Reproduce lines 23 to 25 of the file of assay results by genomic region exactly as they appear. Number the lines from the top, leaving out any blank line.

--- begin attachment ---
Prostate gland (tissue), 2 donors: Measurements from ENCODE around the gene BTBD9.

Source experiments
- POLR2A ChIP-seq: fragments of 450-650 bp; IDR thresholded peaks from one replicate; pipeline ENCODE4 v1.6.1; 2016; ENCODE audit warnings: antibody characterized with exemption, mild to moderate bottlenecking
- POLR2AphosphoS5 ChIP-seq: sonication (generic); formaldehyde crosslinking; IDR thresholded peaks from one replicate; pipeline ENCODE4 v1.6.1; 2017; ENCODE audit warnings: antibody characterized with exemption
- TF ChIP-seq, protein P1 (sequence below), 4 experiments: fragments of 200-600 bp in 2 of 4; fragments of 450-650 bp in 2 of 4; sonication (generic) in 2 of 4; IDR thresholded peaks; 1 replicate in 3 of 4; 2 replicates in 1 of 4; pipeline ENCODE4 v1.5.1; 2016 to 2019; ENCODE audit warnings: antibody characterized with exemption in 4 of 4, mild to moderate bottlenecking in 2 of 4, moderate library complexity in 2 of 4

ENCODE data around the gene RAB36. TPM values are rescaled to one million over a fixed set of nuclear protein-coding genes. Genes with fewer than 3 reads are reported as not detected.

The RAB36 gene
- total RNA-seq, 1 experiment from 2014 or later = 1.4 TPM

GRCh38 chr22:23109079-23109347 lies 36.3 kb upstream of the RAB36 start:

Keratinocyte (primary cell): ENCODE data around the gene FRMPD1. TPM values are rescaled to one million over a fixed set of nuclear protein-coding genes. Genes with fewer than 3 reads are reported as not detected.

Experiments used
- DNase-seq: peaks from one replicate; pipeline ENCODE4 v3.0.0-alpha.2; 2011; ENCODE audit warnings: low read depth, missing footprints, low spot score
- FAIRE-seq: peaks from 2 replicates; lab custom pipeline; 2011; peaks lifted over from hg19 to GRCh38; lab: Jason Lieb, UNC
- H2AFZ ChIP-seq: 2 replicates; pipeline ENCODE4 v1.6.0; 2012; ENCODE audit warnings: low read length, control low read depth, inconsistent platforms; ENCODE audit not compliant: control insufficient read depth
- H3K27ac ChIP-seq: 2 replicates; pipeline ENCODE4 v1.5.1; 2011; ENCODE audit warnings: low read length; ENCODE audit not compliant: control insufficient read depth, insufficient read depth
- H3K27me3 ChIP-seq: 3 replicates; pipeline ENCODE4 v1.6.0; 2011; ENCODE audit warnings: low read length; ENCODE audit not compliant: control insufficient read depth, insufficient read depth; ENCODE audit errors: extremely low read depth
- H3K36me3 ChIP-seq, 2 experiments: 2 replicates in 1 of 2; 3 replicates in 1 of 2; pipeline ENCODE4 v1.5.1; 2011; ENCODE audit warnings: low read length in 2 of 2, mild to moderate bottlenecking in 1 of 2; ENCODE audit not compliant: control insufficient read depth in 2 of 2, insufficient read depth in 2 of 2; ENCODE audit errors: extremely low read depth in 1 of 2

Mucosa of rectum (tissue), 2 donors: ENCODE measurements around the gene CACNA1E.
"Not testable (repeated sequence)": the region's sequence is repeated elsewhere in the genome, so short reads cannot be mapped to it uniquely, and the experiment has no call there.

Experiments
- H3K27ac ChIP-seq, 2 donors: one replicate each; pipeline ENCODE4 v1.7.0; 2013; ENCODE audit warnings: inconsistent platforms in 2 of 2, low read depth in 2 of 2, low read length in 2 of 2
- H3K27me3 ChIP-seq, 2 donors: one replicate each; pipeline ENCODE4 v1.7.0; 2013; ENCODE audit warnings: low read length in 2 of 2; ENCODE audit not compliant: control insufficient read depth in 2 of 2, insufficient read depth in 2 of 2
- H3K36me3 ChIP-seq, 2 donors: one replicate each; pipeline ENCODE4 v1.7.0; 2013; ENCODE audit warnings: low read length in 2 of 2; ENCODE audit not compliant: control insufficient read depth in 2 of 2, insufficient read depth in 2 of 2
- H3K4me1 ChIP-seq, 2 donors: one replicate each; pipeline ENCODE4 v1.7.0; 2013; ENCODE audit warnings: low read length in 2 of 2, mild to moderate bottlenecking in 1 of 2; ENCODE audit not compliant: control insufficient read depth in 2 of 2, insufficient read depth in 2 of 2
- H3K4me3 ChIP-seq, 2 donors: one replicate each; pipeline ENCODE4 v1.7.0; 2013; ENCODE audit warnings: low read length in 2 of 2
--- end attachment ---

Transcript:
- H3K36me3 ChIP-seq, 2 donors: one replicate each; pipeline ENCODE4 v1.7.0; 2013; ENCODE audit warnings: low read length in 2 of 2; ENCODE audit not compliant: control insufficient read depth in 2 of 2, insufficient read depth in 2 of 2
- H3K4me1 ChIP-seq, 2 donors: one replicate each; pipeline ENCODE4 v1.7.0; 2013; ENCODE audit warnings: low read length in 2 of 2, mild to moderate bottlenecking in 1 of 2; ENCODE audit not compliant: control insufficient read depth in 2 of 2, insufficient read depth in 2 of 2
- H3K4me3 ChIP-seq, 2 donors: one replicate each; pipeline ENCODE4 v1.7.0; 2013; ENCODE audit warnings: low read length in 2 of 2